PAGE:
All ETDs from UAB

Advisory Committee Chair

Hengbin Wang

Advisory Committee Members

Chenbei Chang

Louise Chow

Christopher A Klug

Tim M Townes

Document Type

Dissertation

Date of Award

2014

Degree Name by School

Doctor of Philosophy (PhD) Heersink School of Medicine

Abstract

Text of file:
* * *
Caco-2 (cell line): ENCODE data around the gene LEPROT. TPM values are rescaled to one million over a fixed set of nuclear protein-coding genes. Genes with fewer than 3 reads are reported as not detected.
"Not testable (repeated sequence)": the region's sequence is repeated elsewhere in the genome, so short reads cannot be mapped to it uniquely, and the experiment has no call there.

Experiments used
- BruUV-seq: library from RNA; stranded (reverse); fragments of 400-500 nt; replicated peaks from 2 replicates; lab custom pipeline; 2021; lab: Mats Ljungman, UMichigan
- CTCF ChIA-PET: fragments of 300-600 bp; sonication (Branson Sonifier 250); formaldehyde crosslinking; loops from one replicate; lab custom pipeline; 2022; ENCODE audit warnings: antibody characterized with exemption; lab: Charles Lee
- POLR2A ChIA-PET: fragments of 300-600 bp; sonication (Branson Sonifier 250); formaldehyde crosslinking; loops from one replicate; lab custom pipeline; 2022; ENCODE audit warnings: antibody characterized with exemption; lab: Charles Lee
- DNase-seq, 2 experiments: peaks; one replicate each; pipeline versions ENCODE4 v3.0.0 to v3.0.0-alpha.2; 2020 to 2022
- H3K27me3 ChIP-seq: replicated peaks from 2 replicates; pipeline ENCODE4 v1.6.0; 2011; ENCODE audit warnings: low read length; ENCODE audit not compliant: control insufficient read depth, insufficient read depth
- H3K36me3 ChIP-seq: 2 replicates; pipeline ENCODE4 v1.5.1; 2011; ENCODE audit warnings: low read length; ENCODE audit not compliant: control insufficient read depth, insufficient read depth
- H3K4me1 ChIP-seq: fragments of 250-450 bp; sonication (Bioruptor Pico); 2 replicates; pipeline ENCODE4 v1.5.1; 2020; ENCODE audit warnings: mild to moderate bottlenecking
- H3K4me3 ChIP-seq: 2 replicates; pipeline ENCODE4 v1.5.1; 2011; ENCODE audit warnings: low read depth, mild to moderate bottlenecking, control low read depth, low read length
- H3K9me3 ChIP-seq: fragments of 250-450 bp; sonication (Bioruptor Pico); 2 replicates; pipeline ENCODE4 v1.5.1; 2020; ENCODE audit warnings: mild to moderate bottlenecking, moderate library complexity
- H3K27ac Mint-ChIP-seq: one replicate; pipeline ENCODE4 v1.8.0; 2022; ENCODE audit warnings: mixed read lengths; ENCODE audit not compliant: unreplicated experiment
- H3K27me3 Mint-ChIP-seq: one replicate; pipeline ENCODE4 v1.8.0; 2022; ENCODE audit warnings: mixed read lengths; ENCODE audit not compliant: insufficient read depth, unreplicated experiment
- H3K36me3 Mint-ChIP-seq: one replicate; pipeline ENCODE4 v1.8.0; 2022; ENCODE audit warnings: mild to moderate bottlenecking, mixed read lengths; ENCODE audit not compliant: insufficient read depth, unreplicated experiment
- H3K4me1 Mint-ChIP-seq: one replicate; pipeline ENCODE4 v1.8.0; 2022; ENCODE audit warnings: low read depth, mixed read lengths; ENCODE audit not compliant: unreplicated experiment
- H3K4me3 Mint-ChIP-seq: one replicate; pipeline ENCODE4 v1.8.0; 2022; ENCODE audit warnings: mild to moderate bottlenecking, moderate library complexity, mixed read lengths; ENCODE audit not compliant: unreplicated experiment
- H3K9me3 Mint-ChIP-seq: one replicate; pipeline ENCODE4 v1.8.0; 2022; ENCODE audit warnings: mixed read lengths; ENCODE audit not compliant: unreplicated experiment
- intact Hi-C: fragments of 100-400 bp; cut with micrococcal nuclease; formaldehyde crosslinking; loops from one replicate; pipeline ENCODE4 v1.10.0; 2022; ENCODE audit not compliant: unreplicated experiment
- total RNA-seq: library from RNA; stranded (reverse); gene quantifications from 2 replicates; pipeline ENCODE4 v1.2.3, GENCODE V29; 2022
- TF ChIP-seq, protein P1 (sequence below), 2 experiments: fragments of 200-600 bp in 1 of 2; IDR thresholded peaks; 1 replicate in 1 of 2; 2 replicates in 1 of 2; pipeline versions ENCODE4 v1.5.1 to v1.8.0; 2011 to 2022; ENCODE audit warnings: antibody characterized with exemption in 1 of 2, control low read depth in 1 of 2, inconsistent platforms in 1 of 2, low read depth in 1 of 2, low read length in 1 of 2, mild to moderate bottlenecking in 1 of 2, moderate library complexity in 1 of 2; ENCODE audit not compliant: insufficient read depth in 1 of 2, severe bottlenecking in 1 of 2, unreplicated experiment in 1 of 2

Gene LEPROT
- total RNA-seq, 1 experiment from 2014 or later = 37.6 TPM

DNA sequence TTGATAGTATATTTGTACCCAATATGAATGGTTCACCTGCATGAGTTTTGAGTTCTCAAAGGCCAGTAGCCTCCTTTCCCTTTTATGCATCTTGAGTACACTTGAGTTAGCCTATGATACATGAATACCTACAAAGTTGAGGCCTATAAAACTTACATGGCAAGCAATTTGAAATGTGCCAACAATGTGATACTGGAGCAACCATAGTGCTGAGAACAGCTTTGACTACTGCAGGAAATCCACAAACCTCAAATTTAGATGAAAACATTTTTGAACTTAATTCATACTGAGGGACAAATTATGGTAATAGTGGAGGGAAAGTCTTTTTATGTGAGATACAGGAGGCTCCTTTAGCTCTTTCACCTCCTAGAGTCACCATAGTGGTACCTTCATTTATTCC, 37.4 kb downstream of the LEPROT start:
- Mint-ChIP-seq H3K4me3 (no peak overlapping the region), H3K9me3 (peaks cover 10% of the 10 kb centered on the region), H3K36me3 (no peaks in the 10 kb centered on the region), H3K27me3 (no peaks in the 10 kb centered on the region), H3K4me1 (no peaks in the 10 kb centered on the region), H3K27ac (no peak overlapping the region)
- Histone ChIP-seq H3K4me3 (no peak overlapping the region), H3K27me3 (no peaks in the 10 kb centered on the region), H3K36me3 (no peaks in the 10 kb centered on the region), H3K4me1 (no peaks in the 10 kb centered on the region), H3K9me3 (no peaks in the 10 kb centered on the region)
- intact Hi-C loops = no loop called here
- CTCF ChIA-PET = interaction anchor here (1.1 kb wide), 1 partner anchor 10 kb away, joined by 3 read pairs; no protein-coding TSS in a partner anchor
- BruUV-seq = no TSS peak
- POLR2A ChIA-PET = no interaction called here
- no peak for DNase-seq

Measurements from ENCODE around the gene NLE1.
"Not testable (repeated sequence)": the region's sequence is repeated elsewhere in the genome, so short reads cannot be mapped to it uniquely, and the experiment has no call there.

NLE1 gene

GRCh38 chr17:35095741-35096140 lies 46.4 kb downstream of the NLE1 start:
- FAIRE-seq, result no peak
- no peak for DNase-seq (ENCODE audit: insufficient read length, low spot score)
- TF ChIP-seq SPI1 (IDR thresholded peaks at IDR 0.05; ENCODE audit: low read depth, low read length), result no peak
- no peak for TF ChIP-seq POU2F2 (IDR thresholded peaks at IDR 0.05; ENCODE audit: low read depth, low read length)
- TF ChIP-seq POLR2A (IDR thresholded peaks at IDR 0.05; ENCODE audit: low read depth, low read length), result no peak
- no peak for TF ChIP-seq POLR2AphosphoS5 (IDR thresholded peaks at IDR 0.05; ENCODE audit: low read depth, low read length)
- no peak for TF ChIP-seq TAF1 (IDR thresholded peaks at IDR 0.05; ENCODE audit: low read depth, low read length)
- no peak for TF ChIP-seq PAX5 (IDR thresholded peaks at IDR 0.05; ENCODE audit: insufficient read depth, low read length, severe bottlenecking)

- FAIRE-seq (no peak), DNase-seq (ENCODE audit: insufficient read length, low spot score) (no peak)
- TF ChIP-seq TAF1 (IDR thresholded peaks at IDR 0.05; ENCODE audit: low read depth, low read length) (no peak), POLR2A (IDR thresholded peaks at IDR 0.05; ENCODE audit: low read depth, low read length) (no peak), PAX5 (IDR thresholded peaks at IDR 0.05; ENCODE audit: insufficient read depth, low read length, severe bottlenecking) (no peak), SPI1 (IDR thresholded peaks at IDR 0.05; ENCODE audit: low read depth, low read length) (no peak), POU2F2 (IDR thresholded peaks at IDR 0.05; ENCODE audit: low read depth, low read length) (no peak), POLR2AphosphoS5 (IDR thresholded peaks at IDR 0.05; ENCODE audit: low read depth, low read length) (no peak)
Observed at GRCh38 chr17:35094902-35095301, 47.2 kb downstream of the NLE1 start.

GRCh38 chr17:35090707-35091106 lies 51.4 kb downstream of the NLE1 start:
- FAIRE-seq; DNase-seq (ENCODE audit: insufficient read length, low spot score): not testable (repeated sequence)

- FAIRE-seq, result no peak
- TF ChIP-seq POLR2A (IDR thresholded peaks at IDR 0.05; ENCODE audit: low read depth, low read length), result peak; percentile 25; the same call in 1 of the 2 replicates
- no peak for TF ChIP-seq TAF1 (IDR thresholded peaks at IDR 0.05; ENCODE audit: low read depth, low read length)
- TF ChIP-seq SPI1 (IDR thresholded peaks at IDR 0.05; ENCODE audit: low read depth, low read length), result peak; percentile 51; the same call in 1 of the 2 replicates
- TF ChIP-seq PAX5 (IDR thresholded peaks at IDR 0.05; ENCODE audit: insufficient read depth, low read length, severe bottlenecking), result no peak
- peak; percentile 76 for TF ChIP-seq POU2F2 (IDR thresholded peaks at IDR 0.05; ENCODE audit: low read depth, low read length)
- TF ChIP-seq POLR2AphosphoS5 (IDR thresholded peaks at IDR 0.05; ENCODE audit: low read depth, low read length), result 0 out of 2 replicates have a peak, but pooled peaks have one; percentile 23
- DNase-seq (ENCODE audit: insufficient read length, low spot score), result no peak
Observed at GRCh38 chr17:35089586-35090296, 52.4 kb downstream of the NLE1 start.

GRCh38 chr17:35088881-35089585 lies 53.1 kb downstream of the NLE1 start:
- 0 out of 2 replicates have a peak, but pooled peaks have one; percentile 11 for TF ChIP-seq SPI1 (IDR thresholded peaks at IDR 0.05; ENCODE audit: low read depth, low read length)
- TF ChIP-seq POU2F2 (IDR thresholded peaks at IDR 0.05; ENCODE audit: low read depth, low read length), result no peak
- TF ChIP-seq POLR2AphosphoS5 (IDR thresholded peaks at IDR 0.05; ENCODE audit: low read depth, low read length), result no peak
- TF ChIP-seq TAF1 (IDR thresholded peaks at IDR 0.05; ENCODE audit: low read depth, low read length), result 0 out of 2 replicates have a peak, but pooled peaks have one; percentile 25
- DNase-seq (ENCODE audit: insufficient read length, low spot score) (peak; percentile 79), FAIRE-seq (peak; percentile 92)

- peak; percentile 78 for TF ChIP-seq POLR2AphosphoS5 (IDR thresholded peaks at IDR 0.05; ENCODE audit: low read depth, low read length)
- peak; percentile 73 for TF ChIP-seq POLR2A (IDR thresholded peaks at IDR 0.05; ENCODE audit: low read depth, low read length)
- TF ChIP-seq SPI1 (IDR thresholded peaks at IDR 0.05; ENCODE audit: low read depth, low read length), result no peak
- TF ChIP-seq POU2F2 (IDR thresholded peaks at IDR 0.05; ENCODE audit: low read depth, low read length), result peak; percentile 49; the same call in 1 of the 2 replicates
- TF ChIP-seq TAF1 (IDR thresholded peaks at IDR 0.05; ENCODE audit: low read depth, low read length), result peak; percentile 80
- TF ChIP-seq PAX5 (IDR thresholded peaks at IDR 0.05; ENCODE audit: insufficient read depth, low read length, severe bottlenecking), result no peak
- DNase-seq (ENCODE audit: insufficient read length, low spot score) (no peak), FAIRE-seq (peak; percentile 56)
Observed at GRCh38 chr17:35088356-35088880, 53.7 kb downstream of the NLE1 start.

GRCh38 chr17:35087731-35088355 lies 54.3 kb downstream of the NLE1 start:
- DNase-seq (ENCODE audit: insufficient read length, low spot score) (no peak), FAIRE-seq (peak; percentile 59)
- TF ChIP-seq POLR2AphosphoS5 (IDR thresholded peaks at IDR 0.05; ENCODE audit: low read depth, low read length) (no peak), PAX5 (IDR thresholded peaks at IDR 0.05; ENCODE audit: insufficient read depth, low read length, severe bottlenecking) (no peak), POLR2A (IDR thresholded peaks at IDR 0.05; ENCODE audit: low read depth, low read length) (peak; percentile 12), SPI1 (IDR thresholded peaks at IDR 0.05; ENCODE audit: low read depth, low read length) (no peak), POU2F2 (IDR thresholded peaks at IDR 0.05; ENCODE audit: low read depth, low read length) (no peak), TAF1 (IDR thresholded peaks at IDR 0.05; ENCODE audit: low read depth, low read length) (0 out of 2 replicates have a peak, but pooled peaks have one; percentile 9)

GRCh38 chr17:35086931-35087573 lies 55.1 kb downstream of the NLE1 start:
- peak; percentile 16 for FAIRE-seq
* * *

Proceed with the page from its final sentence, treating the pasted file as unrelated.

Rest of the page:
In eukaryotic cells, genomic DNA is packaged into a chromatin structure by association with histone and non-histone proteins. Posttranslational modifications of histones play important roles in the regulation of chromatin structure and function. Ubiquitination of histone H2A (ubH2A) represents a predominate modification, occurring on ~10% of total cellular H2A. While H2A ubiquitination is primarily conferred by Polycomb Repressive Complex 1 (PRC1), H2A deubiquitination has been attributed to multiple H2A deubiquitinases. Our laboratory previously reported the purification and functional characterization of a H2A-specific deubiquitinase, USP16 (initially named as Ubp-M) in human cells. However, whether USP16 represents a general and important regulator for H2A deubiquitination and the functional significance of USP16-mediated H2A deubiquitination during development remain largely elusive. To study the function of USP16 in development, we generated Usp16 complete and conditional mouse models. Previously PRC1 and ubH2A have been shown to contribute to embryonic stem cell (ESC) pluripotency by repressing lineage-specific gene expression. However, whether active deubiquitination co-regulates ubH2A levels in ESCs and during differentiation is not known. We discovered here that Usp16 regulates H2A deubiquitination and gene expression in ESCs, and importantly, is required for ESC differentiation. Usp16 knockout is embryonic lethal in mice, but does not affect ESC viability or identity. Usp16 binds to the promoter regions of a large number of genes in ESCs, and Usp16 binding is inversely correlated with ubH2A levels, and positively correlated with gene expression levels. Intriguingly, Usp16-/- ESCs fail to differentiate due to ubH2A-mediated repression of lineage-specific genes. Finally, Usp16, but not a catalytically inactive mutant, rescues the differentiation defects of Usp16-/- ESCs. Therefore, this study identifies Usp16 and H2A deubiquitination as critical regulators of ESC gene expression and differentiation. Our studies on USP16 complete and conditional knockout mouse models reveal USP16 as an important, probably the major, regulator for H2A deubiquitination in vivo. Our studies further demonstrate that USP16 and its mediated H2A deubiquitination play critical roles in mouse ESC lineage commitment.

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